The 2016 U.S. presidential election was the most divisive since the Civil War. Not only did the winner lose the popular vote by almost two million votes, many who voted for him thought he was unqualified, but—somehow—more trustworthy than the loser. Turnout was down as both candidates had record “unfavorable” ratings.
After presidential elections, most national organizations issue a press release pledging to work with the incoming administration. But this was not every election. This was a cataclysmic break from reality, as most of us know it. So why would any professional association take a baseball bat to that beehive and issue any statement, pro or con? Well, my professional voice, the profession’s only national voice, the American Institute of Architects, did just that:
“The AIA and its 89,000 members are committed to working with President-elect Trump to address the issues our country faces, particularly strengthening the nation’s aging infrastructure,” read the organization’s press release immediately following the election. “During the campaign, President-elect Trump called for committing at least $500 billion to infrastructure spending over five years. We stand ready to work with him and with the incoming 115th Congress to ensure that investments in schools, hospitals and other public infrastructure continue to be a major priority.”
Given the nature of the winning candidate (and the extremely controversial fact that his largest proposal for infrastructure spending was a multi-billion-dollar wall dividing Mexico and the United States), the response by architects was predictably immediate and angry. The Architects Newspaper was the loudest and earliest dissent: “We stand in opposition to the language in Ivy’s statement and in solidarity with the AIA membership that does not wish to be included in Ivy’s praise. Instead, we would like to guide our readers toward the AIA’s stated Diversity and Inclusion goals”
The response throughout the profession was so swift and overwhelming that the AIA was forced to issue a follow up. Unfortunately, the clarifying statement a few days later sounded like the sort of pablum one of Trump’s Miss Universe contestants might recite in the interview segment of the competition:
“We recognize that the current, post-election environment is unique and has aroused strong and heartfelt feelings within all communities, including that of AIA membership. In this context, our recent statement in support of design and construction’s future role with the new Administration has been viewed with concern by a number of our colleagues. The AIA, a bi-partisan organization with strong values, reasserts our commitment to a fair and just society, and also respects the right of each member to his or her political beliefs, knowing that we are all united in our desire to contribute to the well-being and success of our nation and our world.”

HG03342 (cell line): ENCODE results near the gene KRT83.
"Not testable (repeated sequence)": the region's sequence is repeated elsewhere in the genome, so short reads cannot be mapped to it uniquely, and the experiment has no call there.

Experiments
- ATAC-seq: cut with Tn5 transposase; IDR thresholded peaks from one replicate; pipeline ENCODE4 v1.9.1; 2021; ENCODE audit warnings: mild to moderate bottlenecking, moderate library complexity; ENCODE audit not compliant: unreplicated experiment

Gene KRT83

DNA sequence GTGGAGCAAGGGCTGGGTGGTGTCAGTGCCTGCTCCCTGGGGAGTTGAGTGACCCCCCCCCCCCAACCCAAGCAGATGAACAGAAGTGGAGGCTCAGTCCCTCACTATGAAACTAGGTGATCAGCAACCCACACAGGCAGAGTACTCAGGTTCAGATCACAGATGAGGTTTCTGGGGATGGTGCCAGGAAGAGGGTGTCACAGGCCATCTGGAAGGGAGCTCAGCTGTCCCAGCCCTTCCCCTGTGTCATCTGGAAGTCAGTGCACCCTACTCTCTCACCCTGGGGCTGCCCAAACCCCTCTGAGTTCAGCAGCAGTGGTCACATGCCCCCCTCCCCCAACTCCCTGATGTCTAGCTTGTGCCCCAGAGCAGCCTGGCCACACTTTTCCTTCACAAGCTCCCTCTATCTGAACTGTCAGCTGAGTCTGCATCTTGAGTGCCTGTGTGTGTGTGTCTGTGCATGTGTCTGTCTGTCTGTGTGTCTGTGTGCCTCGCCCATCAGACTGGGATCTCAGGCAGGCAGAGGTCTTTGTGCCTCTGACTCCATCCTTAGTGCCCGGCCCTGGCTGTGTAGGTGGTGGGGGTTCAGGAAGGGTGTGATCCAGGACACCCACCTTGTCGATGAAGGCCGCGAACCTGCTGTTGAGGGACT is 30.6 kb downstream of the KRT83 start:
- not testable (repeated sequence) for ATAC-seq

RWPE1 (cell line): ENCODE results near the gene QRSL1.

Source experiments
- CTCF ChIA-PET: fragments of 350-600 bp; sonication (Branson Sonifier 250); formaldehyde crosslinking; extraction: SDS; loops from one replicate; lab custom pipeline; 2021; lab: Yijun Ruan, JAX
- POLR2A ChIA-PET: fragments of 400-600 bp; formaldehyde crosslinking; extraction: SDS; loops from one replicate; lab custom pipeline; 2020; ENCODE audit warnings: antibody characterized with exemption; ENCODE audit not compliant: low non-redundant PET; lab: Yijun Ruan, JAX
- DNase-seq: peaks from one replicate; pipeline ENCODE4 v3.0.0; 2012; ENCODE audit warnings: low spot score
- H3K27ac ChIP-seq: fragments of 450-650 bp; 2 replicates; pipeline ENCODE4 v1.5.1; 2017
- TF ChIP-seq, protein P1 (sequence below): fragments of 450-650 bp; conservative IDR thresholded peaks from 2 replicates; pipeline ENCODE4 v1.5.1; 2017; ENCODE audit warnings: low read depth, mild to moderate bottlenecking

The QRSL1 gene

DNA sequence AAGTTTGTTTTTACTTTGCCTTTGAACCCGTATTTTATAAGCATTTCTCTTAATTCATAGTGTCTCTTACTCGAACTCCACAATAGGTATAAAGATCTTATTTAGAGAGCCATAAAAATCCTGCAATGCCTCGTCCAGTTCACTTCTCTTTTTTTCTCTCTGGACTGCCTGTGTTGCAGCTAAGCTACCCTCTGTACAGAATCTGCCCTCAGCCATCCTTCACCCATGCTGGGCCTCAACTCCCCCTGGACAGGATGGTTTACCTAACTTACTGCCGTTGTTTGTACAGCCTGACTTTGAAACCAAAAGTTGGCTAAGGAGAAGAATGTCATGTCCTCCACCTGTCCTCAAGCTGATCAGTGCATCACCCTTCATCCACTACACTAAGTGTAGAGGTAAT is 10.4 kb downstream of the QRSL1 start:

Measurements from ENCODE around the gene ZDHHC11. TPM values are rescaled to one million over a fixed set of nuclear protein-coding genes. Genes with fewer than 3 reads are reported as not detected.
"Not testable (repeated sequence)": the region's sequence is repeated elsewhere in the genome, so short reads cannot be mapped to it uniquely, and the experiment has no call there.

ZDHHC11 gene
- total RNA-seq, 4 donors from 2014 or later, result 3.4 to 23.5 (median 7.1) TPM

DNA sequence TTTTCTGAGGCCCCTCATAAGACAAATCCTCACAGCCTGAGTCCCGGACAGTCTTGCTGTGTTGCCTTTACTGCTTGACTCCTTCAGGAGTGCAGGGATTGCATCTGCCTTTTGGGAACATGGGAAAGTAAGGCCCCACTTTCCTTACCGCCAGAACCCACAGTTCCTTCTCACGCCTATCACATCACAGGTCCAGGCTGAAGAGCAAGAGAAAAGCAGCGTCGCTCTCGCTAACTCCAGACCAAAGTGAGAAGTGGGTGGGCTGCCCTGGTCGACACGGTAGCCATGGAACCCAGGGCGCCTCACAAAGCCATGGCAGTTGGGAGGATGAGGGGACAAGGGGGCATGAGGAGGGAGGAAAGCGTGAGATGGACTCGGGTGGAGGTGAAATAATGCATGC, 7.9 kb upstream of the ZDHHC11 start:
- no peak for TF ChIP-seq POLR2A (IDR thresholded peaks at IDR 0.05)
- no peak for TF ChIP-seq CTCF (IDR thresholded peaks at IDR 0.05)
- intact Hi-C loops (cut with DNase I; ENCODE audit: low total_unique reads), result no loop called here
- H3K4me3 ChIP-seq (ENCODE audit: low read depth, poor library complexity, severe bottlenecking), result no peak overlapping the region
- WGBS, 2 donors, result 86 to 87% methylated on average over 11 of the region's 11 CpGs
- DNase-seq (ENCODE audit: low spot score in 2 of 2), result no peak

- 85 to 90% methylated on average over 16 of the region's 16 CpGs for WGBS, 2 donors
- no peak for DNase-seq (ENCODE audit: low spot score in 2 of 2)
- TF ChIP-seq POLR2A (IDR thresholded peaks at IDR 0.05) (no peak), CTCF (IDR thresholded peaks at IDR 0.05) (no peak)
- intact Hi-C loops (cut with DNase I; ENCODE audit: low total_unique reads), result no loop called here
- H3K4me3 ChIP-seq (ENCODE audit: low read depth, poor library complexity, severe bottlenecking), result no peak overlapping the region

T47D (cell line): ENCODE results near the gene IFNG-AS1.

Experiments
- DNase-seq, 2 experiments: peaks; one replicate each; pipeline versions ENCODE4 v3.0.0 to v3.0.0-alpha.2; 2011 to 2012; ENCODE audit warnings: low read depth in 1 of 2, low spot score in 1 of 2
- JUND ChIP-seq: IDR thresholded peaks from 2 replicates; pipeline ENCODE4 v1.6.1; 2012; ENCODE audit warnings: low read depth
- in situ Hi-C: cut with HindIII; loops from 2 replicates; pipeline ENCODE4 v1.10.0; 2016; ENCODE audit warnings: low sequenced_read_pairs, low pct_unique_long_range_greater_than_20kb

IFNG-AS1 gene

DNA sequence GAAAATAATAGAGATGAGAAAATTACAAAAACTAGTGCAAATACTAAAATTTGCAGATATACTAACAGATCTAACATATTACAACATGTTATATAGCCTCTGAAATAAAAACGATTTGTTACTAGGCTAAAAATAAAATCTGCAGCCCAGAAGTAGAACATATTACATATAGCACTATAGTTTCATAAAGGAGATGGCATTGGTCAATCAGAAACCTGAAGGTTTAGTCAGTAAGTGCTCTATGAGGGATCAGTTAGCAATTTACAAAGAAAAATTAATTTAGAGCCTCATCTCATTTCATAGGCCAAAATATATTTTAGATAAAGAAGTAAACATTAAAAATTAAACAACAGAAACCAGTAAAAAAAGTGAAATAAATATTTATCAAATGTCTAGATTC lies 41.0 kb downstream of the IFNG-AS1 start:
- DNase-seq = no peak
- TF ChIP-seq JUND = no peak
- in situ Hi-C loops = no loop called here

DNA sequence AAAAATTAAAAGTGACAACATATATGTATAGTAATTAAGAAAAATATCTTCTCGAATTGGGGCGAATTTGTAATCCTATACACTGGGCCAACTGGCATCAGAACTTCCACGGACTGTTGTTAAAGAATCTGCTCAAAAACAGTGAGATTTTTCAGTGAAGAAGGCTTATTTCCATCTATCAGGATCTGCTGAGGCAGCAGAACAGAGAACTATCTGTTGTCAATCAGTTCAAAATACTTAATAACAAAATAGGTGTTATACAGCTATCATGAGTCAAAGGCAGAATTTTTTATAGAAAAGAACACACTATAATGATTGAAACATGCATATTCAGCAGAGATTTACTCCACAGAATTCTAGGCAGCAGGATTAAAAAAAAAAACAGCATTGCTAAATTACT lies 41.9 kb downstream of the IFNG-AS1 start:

The cliche-ridden, make-up note did nothing to vitiate the essential tone-deafness of the original letter and sidestepped again the fact that they were addressing the most controversial, divisive and bigoted major presidential candidate in United States history.
All in the hopes…of what?
Securing more work for architects?
The essential message, even after the make-up press release, was pandering at its most superficial and cynical.
If the authors of AIA press release knew this election was “unique,” why issue a release in the first place? Given the demographics of the profession, the announcement was particularly clumsy and ham-fisted. Polls indicate that Americans with graduate degrees voted overwhelmingly for Clinton, so it’s safe to assume that most architects did not support Trump.
And beyond our demo, we know this guy: If there has ever been a candidate who holds architects in contempt, who values design as a way to make money solely for himself, who views architecture as a cost to be contained (often retroactively), it is President-elect Donald J. Trump.
Architects have felt the brunt of a long term economic and building downturn. Every AIA member knows that big architecture firms pay the vast majority of AIA dues and do virtually all of the large federal contracts. Advocating for federal spending on infrastructure makes sense—but not less than 24 hours after this wrenching contest. The damage done to the confidence of the AIA’s members in its leadership caused by this pandering is far greater than any possible benefit. Architects may be grossly underemployed; the technologies advancing through the profession may continue to dwindle jobs, but is it really worth dancing with the Donald in the vain hope that it somehow might generate work?
Beyond the political and moral outrage of its members, who in the AIA really thinks a suck-up letter will influence any president, let alone Trump? If the AIA had wanted to curry favor with politicians to directly benefit its members, why not just throw money at them, like the rapacious NRA?
Playing politics is dangerous business for any consensus organization, but lobbying groups have to engage in the process. This election evoked more fear and uncertainty than any in memory. It made any stock, business-as-usual, yada-yada-yada response an easily preventable error for the AIA.
Forget about the issues, for a moment, the character of the candidates, their respective visions for our country—the pro forma press release and CYA-response of the AIA to uncharted national anxiety and recrimination is about organizational competence. About 50,000 architects, in a tough economic climate, struggling to adapt to explosive technological changes, sacrificially give—year in, year out—to our profession’s one voice, the AIA, and it let us down.
Featured image via Unilad.
Update: Late last night AIA executive vice president and CEO, Robert Ivy, and AIA National President, Russ Davidson, issued a video apology for their “tone deaf” (in Ivy’s words) response to the election.